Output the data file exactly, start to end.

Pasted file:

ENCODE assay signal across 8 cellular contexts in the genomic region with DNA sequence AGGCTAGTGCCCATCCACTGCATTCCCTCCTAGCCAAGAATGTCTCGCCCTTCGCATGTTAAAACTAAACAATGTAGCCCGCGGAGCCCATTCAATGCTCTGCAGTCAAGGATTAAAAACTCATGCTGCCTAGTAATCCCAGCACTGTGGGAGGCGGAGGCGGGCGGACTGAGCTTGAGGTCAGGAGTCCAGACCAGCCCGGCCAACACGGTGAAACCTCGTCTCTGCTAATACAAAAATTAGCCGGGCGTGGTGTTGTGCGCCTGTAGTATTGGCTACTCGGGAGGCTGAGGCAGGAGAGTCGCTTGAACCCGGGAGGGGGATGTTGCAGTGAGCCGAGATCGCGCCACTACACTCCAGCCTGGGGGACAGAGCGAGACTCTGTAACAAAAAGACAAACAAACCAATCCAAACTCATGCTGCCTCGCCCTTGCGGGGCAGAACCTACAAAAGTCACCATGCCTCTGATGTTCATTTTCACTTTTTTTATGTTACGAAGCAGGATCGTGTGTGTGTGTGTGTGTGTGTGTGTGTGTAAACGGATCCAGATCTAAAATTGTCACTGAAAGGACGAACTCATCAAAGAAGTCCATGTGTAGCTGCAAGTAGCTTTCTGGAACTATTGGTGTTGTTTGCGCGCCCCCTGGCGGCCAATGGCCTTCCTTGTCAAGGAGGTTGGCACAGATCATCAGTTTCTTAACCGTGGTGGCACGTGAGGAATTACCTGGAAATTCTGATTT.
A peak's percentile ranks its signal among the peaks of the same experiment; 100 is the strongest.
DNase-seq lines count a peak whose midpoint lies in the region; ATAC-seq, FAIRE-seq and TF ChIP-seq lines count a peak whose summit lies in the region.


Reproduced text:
ENCODE assay signal across 8 cellular contexts in the genomic region with DNA sequence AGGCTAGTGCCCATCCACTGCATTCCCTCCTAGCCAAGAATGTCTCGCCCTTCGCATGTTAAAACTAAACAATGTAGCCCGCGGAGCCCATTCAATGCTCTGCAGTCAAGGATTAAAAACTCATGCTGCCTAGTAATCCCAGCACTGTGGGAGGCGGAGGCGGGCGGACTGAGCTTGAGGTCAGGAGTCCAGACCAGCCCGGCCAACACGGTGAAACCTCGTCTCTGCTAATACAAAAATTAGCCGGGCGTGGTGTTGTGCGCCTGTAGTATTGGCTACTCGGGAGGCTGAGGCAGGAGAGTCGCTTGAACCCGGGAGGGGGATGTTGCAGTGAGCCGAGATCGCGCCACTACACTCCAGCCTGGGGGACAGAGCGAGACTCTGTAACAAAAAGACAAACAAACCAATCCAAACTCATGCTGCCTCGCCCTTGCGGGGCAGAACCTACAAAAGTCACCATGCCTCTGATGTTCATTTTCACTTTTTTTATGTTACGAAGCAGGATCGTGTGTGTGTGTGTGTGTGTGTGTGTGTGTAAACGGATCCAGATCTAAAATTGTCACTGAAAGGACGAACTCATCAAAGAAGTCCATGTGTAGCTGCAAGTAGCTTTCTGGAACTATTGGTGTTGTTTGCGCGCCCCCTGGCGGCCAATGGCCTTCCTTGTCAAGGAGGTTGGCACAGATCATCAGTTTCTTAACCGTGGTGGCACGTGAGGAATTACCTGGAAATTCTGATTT.
A peak's percentile ranks its signal among the peaks of the same experiment; 100 is the strongest.
DNase-seq lines count a peak whose midpoint lies in the region; ATAC-seq, FAIRE-seq and TF ChIP-seq lines count a peak whose summit lies in the region.